Sunday, October 30, 2011

Gen Y and the 2020 organization

Here is an interesting article about characteristic of Gen Y employees and their needs in the organisation.

visit this link for the discussion.

Resume blueprint

Here is a resume sample which i found useful for those who are about to prepare resume, they can have a look at this blue print and start preparing their own resume. For preparing resume please take you time type everything by your own with you own details, dont ever take some others resume and edit it.

1. Contact Information:

a. Full name:
b. Permanent addresses:
c. Telephone & Cell phone number:
d. Email address:

2. Job Objective :

Short and specific statement that includes position, industry and/or relevant skills.

3. Job summary :

It include a summary for your resume. You should describe briefly education, skills, experience, abilities… that match with job specifications of employer.
For example: Highly qualified, skilled professional with more than 5 years of experience in the this field now seeking this position to utilize my experience and my knowledge.

3. Education

a. Degrees.
b. All certificates related to this job.
c. Licenses.

4. Experience

4.1 Final company:…from…to...

a. Business scope:
b. Position:
c. Key duties:

Show your main key duties (3-7 key tasks).
d. Achievements (top 3 achievements)
• Achievement No 1:
• Achievement No 2:
• Achievement No 3:

e. Salary and benefits:

4.2 Company: AAA

a. Business scope:
b. Position:
c. Key duties:

Show your main key duties (3-7 key tasks).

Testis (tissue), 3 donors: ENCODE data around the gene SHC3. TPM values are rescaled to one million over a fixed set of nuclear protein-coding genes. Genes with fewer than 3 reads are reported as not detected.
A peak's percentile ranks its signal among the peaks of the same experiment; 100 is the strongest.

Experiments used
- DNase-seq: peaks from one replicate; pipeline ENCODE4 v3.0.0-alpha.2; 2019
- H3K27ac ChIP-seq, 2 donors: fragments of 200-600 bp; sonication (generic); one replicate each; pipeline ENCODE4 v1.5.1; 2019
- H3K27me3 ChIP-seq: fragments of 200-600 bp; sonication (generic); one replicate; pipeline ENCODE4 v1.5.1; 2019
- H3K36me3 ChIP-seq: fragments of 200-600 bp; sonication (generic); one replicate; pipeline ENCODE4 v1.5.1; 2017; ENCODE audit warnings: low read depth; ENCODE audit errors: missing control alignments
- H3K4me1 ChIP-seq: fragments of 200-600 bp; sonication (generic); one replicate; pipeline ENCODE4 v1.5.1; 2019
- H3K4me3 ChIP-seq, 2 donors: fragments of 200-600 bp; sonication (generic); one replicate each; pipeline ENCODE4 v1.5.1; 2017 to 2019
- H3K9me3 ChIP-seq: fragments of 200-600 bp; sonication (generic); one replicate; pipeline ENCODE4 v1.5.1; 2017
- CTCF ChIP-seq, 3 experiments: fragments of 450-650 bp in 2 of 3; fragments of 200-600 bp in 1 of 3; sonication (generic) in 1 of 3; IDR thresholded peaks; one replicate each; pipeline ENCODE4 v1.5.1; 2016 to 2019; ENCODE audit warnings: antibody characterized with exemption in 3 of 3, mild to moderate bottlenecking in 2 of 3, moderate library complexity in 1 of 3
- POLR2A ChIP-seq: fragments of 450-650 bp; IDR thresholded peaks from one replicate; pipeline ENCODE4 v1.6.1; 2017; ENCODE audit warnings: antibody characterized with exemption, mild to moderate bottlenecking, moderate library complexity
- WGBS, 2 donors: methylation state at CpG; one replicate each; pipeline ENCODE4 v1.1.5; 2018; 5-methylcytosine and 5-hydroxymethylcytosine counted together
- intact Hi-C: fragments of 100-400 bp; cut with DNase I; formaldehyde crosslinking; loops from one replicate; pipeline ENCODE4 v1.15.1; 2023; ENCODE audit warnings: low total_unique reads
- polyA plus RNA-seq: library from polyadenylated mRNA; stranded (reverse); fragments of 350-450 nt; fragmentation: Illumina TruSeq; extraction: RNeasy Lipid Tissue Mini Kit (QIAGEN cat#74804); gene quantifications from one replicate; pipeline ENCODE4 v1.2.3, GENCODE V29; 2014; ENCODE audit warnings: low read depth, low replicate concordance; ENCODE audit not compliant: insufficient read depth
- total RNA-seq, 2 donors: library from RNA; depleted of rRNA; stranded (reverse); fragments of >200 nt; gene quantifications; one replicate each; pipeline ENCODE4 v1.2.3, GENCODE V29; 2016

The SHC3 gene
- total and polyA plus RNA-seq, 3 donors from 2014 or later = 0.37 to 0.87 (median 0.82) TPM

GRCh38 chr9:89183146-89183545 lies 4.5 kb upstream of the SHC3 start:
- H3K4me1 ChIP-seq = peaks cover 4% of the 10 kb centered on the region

d. Achievements (top 3 achievements)
• Achievement No 1:
• Achievement No 2:
• Achievement No 3:

e. Salary and benefits:

4.3 Company: BBB etc

a. Business scope:
b. Position:
c. Key duties:

Show your main key duties (3-7 key tasks).
d. Achievements (top 3 achievements)
• Achievement No 1:
• Achievement No 2:
• Achievement No 3:

e. Salary and benefits:

4.4 First company.

a. Business scope:
b. Position:
c. Key duties:

Show your main key duties (3-7 key tasks).
d. Achievements (top 3 achievements)
• Achievement No 1:
• Achievement No 2:
• Achievement No 3:

e. Salary and benefits:

5. Skills :

Mention your computer skills, languages etc.

a. Professional skills
b. Personal skills
c. Management skills

6. Personal & abilities :

Certifications, security clearances, patents, special awards, citizenship etc.

7. Reference people

You should show at least 2 people with: Cell phone number, email, position, relationship with you.

"Please skip the experience details if you are fresher"

Wish you all the best !!!

Friday, October 28, 2011

Globalization of business and its impacts on SHRD

Globalization, an inevitable and irreversible force, has significantly affected the
workplace and the community, in ways both good and bad. Human resource development's
(HRD's) response and impact has been minimal and at a mostly micro level.
Although the future of the field of human resource development (HRD) cannot be precisely
foretold, trends and analyses provide us with insight into the challenges likely to be faced by
professionals in the field.
Few HR trends that are changing the face of business after globalization are given as
The Changing Role of the HR Professional
The War for Talent
Outsourcing of HR Functions: The Virtual HR Organization
The Healthy Workplace: Wellness, Work-Life Balance
The Diverse Workforce
The Impact of Technology
Talent Management: Leadership Development
Talent management: Succession Planning

Globalizing HR Processes

Global staffing and global leadership development are the two components of global
human resources with the greatest potential for powerful leverage for global firms. In both
the areas, a major paradigm shift is required in comparison to the traditional perspective.
Global Staffing: While it may be obvious that global firms will need more and
more employees with “global brains”, translating this attractive vision into
operational reality is not simple. Most managers are not born global; they acquire
global brains through a series of experiences, many of them at a substantial cost to
the organization. Making a rational business case concerning the future need and
use of global managers is one of the critical decisions the global HR function and
business leaders must make together.